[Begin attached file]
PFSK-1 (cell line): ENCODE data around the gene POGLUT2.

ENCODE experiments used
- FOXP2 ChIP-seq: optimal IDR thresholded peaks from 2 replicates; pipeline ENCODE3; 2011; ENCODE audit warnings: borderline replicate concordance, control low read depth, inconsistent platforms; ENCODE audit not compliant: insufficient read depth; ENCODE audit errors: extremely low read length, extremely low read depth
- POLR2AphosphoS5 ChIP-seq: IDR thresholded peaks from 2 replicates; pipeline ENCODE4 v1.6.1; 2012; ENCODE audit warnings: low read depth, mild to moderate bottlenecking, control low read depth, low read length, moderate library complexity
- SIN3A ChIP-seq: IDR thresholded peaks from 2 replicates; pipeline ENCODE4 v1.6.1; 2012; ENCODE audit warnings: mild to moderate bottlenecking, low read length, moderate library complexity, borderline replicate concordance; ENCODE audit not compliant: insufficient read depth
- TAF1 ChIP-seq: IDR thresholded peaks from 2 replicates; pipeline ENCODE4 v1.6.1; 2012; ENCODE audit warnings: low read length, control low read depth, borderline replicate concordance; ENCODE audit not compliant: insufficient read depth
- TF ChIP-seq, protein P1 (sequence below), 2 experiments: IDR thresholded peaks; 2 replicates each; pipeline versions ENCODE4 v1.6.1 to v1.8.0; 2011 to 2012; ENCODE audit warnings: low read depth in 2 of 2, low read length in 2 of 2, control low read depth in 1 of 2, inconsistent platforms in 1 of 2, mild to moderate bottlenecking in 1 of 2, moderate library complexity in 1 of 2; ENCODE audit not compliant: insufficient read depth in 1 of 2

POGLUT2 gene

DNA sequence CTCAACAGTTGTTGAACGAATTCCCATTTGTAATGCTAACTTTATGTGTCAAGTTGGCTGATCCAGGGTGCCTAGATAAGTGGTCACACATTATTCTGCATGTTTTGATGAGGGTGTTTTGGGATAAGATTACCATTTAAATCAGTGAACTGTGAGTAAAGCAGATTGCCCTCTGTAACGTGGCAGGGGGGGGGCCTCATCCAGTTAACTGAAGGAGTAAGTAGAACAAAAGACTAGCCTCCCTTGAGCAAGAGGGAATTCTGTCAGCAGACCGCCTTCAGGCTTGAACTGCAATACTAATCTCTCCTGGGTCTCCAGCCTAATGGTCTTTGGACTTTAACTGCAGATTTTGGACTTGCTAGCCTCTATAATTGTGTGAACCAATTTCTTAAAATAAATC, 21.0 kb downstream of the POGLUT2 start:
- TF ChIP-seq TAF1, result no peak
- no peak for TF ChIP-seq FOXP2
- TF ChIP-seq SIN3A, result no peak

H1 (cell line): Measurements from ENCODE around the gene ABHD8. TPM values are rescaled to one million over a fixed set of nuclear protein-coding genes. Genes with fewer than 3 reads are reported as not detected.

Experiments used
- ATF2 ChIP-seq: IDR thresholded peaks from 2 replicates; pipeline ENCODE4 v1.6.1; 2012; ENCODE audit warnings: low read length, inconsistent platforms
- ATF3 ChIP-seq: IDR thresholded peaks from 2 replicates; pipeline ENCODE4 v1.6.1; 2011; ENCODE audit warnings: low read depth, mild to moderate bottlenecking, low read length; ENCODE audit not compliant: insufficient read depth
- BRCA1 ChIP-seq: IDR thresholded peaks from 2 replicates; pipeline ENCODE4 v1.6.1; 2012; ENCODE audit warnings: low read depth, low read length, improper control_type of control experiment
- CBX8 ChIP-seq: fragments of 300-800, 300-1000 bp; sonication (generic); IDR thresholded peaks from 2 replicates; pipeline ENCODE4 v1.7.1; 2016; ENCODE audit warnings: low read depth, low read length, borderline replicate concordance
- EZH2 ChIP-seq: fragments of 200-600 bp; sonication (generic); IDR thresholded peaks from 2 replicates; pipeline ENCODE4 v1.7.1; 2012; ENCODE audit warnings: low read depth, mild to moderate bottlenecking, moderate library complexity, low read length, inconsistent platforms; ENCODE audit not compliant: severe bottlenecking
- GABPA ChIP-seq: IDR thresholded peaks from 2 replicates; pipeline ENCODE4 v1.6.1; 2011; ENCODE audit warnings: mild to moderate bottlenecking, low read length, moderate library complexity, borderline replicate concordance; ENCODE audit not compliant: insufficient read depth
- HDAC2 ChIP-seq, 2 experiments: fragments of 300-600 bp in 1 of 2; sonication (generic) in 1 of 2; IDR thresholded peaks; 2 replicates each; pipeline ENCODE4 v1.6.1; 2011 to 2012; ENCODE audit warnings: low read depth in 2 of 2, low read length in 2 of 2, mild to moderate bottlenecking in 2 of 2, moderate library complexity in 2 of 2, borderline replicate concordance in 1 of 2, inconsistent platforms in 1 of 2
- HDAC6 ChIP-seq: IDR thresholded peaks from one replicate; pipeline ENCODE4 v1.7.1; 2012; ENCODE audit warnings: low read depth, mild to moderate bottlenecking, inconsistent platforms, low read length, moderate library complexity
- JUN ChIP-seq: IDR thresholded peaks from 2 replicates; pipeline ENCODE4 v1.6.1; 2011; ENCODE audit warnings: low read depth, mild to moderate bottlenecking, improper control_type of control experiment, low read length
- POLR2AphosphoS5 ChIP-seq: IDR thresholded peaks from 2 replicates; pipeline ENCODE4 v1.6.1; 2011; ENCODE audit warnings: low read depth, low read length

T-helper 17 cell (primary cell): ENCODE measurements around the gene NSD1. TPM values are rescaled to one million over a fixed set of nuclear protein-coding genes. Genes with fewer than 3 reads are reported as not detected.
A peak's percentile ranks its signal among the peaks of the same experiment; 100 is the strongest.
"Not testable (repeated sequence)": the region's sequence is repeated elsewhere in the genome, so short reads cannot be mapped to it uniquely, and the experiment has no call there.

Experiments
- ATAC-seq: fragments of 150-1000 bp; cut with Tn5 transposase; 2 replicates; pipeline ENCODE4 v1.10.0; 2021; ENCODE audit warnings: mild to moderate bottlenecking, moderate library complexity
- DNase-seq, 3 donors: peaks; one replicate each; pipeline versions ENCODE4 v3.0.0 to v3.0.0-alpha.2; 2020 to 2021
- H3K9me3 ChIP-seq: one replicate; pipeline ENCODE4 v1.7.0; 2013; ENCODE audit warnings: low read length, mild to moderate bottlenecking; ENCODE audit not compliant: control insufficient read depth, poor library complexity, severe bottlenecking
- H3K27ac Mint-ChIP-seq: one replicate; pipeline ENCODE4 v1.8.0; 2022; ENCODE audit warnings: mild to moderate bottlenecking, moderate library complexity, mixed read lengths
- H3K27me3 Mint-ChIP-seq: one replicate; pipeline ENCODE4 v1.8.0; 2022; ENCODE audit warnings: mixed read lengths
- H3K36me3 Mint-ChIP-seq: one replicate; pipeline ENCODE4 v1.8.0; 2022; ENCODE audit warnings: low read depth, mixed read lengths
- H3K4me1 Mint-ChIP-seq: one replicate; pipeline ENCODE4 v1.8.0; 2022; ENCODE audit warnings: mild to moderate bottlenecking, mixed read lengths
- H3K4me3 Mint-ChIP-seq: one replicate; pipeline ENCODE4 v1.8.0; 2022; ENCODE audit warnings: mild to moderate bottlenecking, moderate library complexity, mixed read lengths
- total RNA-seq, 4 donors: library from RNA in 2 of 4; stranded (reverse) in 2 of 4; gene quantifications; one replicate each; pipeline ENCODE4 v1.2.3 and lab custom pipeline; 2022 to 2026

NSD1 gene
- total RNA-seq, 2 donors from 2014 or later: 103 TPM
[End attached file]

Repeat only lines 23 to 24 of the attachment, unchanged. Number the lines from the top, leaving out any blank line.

- JUN ChIP-seq: IDR thresholded peaks from 2 replicates; pipeline ENCODE4 v1.6.1; 2011; ENCODE audit warnings: low read depth, mild to moderate bottlenecking, improper control_type of control experiment, low read length
- POLR2AphosphoS5 ChIP-seq: IDR thresholded peaks from 2 replicates; pipeline ENCODE4 v1.6.1; 2011; ENCODE audit warnings: low read depth, low read length